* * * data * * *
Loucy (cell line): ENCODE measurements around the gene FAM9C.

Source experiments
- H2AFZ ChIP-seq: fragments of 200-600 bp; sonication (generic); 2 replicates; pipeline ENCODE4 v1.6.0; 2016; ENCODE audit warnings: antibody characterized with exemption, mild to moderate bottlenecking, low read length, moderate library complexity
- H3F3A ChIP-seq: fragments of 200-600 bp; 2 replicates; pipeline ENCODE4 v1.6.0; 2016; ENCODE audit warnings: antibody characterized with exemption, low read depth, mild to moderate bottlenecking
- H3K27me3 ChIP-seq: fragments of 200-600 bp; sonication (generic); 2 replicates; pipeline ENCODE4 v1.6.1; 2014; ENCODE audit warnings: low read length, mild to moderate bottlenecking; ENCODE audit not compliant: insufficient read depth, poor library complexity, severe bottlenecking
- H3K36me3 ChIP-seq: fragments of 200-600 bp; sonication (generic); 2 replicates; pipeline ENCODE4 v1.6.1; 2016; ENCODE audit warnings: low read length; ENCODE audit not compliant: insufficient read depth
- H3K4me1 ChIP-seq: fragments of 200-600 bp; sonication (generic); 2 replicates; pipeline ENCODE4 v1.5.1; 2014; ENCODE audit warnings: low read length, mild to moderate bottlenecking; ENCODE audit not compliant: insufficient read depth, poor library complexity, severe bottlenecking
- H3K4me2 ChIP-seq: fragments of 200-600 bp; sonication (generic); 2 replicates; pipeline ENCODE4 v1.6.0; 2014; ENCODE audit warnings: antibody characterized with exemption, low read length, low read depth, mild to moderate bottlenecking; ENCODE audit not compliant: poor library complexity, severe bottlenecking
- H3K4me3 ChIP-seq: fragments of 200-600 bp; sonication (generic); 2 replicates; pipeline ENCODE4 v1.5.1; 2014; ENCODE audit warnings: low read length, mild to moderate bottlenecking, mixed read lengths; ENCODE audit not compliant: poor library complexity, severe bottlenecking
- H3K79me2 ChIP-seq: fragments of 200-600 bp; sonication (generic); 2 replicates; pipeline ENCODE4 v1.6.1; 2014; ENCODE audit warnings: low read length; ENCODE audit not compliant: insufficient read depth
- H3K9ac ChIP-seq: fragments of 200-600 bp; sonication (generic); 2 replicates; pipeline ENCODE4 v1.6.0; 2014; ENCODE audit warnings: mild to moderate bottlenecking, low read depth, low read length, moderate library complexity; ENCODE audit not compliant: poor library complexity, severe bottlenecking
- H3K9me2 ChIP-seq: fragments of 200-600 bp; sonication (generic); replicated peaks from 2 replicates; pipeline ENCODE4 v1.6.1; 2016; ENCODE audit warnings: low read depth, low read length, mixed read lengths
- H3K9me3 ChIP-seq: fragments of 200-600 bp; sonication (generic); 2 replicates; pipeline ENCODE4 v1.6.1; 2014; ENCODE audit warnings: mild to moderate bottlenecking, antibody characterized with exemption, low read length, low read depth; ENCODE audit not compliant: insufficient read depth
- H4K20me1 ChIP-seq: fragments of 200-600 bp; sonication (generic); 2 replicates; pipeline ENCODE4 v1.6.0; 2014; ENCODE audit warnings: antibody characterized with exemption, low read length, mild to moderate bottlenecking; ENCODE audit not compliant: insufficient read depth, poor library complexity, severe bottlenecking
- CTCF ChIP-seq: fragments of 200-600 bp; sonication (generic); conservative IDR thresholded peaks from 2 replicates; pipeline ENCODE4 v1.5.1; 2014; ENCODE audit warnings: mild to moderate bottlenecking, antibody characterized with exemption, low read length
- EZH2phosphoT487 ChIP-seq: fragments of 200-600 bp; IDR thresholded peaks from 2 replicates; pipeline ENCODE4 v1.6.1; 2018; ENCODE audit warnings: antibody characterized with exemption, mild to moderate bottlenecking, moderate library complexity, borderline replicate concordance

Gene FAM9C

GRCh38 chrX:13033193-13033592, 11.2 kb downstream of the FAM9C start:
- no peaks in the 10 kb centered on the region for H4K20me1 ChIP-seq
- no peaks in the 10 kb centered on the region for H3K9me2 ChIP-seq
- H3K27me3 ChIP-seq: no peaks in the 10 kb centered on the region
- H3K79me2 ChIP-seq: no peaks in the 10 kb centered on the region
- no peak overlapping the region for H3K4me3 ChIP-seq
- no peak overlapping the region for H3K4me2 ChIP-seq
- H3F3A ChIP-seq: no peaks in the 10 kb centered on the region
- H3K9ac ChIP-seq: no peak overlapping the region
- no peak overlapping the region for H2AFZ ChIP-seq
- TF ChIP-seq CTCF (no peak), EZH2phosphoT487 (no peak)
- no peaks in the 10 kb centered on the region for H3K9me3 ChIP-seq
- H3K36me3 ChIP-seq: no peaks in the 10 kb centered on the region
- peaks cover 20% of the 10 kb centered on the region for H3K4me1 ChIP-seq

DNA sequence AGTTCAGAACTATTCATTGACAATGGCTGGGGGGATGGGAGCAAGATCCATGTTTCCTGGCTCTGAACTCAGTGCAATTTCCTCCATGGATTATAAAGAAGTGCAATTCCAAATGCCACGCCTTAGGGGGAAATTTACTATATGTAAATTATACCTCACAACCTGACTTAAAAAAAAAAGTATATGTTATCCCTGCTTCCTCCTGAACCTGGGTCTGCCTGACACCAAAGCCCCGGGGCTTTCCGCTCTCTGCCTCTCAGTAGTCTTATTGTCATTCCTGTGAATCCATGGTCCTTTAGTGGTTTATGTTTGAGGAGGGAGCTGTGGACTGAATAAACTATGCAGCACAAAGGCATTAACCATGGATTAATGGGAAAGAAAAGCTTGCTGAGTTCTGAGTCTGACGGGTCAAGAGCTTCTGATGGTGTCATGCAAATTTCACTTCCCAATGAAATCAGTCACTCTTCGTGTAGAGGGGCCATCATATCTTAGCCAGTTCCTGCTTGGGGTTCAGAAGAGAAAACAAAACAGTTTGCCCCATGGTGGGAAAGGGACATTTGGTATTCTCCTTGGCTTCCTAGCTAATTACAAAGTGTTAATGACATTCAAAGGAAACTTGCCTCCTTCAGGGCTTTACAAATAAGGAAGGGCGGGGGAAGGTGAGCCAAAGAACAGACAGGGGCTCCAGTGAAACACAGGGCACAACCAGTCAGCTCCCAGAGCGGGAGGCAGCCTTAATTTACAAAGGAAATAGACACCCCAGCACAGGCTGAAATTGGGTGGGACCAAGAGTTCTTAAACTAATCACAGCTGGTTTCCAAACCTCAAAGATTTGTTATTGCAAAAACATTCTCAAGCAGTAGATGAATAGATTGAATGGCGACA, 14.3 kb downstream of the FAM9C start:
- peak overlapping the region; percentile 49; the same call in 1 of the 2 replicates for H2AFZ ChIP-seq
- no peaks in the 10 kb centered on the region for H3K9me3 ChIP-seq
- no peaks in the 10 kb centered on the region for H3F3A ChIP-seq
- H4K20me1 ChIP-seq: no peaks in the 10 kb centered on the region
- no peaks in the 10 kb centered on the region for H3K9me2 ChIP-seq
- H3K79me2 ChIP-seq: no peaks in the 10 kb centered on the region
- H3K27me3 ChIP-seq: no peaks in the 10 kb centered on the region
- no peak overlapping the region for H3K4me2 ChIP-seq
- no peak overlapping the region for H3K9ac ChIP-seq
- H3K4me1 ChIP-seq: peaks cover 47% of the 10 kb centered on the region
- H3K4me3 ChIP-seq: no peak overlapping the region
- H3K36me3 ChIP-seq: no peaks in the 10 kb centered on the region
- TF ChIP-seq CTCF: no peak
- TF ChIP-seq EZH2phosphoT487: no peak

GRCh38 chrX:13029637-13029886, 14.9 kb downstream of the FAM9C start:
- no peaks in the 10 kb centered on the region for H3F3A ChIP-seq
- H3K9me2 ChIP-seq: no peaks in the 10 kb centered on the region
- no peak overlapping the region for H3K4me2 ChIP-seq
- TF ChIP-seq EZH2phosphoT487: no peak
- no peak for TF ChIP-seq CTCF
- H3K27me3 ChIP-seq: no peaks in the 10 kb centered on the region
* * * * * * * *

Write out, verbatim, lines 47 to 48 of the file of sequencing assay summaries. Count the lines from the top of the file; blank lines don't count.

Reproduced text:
GRCh38 chrX:13029637-13029886, 14.9 kb downstream of the FAM9C start:
- no peaks in the 10 kb centered on the region for H3F3A ChIP-seq